Nevertheless, in LaPuma, the court reaffirmed Iacono.   In addition, nothing in the reasoning of Santor cited by the court in Iacono would limit the application of its principles to noncommercial plaintiffs.   However, nowhere in LaPuma or Iacono does the court approve of commercial plaintiffs using this cause of action to seek damages for purely economic loss.   The court has not squarely addressed this issue.

The New Jersey Supreme Court has squarely addressed this issue, in Spring Motors Distributors v. Ford Motor Co. (1985), 98 N.J. 555, 489 A.2d 660.   In Spring Motors, that court held that a commercial truck buyer seeking economic damages for defective products was limited to his remedies under the Uniform Commercial Code, i.e., the commercial buyer was denied a tort cause of action in strict liability to compensate purely economic loss.   Thus, the New Jersey Supreme Court in effect limited Santor to the context of noncommercial buyers.   We adopt that court's reasoning in Spring Motors with respect to commercial parties not in privity,3 and set it forth at length:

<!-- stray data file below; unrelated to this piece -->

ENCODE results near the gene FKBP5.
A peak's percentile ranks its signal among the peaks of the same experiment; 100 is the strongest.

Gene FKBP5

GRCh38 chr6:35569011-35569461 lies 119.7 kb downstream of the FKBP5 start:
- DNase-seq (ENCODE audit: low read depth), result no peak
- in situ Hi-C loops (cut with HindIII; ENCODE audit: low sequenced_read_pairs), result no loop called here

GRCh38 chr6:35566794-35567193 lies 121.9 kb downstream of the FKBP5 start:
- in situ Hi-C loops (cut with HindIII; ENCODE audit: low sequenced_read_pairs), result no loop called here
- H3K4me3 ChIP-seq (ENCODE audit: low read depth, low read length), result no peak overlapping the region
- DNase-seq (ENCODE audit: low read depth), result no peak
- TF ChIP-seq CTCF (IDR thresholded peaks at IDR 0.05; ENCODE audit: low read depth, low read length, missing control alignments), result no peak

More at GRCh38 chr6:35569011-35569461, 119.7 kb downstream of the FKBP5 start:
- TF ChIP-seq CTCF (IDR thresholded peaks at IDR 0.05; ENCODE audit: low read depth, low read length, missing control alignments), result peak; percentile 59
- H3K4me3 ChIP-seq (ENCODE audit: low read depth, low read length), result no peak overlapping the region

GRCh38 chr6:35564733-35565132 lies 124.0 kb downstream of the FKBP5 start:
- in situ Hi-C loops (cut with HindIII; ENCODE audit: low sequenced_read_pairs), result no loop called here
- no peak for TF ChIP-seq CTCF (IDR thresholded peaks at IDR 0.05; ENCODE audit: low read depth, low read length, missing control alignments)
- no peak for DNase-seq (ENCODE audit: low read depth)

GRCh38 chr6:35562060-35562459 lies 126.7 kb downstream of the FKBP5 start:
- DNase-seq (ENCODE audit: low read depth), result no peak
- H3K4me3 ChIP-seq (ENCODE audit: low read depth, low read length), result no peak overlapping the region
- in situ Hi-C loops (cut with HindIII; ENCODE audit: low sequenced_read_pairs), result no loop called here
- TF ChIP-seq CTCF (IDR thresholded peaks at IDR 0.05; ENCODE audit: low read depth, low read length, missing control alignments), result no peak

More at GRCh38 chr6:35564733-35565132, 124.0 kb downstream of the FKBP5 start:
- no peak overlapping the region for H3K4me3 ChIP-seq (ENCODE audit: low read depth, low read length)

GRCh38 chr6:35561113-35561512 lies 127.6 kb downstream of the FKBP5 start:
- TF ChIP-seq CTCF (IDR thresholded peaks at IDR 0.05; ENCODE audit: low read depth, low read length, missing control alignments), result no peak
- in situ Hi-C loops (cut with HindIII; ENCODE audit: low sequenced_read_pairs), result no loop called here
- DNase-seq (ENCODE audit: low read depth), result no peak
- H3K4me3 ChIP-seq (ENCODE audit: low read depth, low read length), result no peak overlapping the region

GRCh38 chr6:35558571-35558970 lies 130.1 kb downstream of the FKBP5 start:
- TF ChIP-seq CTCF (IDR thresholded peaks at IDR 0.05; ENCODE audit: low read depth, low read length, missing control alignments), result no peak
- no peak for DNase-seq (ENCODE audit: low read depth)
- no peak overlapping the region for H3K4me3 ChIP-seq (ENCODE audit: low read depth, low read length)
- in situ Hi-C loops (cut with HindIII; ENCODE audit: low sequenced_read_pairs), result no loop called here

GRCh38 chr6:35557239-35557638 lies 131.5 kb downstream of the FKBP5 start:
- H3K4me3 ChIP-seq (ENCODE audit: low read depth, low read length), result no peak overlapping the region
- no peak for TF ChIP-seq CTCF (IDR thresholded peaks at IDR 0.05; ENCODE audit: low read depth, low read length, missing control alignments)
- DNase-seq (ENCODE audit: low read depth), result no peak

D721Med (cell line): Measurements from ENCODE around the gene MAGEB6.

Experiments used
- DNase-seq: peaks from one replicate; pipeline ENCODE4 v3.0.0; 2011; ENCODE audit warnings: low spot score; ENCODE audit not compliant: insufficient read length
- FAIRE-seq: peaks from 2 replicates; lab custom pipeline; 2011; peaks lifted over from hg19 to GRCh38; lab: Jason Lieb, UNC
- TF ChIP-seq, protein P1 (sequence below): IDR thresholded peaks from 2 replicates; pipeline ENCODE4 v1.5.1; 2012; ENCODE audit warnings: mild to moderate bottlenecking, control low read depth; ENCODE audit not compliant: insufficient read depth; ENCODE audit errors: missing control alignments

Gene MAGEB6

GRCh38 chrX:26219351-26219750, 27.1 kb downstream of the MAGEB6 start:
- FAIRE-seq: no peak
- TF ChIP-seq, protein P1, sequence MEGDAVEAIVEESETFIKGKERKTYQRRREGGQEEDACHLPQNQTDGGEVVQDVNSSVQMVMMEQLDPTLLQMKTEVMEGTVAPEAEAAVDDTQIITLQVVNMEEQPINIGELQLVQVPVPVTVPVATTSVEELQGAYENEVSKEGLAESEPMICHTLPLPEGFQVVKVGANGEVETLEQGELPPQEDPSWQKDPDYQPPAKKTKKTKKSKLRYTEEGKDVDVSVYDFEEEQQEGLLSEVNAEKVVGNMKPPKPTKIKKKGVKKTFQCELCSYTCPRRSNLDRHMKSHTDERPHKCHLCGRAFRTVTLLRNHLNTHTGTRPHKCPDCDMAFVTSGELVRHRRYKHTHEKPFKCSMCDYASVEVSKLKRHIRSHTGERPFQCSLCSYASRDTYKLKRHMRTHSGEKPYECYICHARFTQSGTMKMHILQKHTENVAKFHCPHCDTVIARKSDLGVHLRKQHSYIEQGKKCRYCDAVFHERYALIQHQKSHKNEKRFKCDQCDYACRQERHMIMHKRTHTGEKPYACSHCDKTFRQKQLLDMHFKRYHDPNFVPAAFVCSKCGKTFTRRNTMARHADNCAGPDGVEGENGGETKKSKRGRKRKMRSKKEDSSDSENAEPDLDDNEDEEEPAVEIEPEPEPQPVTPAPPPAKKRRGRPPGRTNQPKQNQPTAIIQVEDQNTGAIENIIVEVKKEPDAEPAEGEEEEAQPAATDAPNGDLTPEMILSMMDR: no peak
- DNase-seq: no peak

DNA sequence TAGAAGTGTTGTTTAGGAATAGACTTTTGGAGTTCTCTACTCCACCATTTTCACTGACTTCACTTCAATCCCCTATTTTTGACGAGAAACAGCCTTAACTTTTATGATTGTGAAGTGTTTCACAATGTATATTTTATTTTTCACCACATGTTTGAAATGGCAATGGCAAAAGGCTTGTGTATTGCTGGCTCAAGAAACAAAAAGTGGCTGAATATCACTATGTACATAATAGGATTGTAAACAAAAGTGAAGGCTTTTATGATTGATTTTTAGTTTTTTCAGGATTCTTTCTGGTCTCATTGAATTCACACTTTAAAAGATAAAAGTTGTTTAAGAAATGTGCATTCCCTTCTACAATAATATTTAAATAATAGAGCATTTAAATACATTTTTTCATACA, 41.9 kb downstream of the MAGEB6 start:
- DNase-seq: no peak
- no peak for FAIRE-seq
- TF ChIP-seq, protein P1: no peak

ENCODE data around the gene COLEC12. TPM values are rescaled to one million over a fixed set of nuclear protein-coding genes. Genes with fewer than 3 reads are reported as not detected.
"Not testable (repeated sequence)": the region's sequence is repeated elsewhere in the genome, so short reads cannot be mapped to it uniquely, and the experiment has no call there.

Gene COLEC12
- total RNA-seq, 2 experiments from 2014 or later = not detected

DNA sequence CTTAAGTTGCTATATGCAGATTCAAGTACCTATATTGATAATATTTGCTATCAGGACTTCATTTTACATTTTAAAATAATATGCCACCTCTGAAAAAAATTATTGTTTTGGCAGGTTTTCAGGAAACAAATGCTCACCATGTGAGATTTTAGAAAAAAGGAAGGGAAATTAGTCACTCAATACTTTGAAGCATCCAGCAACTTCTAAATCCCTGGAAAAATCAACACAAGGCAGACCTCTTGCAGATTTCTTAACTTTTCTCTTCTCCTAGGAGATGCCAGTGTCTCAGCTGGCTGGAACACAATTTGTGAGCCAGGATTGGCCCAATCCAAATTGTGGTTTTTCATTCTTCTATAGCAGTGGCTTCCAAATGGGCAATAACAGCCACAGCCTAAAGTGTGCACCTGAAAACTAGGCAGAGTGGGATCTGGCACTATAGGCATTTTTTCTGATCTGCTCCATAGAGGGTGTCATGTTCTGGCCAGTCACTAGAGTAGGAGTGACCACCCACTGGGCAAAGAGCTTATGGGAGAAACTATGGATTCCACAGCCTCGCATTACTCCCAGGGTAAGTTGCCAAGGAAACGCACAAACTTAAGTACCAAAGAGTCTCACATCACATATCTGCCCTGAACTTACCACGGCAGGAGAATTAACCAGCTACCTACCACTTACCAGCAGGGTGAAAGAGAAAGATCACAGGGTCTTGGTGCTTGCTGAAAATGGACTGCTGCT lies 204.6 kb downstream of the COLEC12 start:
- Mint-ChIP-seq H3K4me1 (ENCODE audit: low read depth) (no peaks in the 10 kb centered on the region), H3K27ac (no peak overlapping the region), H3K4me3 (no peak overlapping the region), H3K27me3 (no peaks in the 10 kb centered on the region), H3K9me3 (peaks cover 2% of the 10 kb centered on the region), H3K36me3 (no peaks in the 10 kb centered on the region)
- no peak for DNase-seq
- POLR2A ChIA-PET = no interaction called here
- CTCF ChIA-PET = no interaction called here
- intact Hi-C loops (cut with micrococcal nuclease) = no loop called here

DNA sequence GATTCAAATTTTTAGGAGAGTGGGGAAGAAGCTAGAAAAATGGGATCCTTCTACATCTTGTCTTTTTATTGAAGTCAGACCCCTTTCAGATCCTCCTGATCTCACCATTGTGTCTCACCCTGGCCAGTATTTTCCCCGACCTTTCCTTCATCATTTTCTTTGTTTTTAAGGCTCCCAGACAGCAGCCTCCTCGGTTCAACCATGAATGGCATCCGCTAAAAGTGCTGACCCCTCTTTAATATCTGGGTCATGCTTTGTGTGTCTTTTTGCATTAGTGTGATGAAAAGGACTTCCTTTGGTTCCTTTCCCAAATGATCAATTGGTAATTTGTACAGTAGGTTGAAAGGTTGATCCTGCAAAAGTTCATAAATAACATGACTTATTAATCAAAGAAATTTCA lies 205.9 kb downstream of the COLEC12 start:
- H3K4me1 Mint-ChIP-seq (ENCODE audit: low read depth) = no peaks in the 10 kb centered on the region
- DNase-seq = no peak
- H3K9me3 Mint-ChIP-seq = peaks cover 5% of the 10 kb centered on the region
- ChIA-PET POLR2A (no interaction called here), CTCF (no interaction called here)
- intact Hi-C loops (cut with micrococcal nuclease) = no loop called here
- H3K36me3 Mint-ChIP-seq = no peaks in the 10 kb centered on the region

“In the present case, which involves an action between commercial parties, we need not reconsider the Santor rule that an ultimate consumer may recover in strict liability for direct economic loss.   To determine whether a commercial buyer may recover economic loss, however, we must reconsider the policies  underlying the doctrine of strict liability and those underlying the U.C.C.   Those policy considerations include, among others, the relative bargaining power of the parties and the allocation of the loss to the better risk-bearer in a modern marketing system.   As a general rule, the rights and duties of a buyer and seller are determined by the law of sales, which throughout this century has been expressed first in the Uniform Sales Act and more recently in the U.C.C.   As indicated, however, strict liability evolved as a judicial response to inadequacies in sales law with respect to consumers who sustained physical injuries from defective goods made or distributed by remote parties in the marketing chain.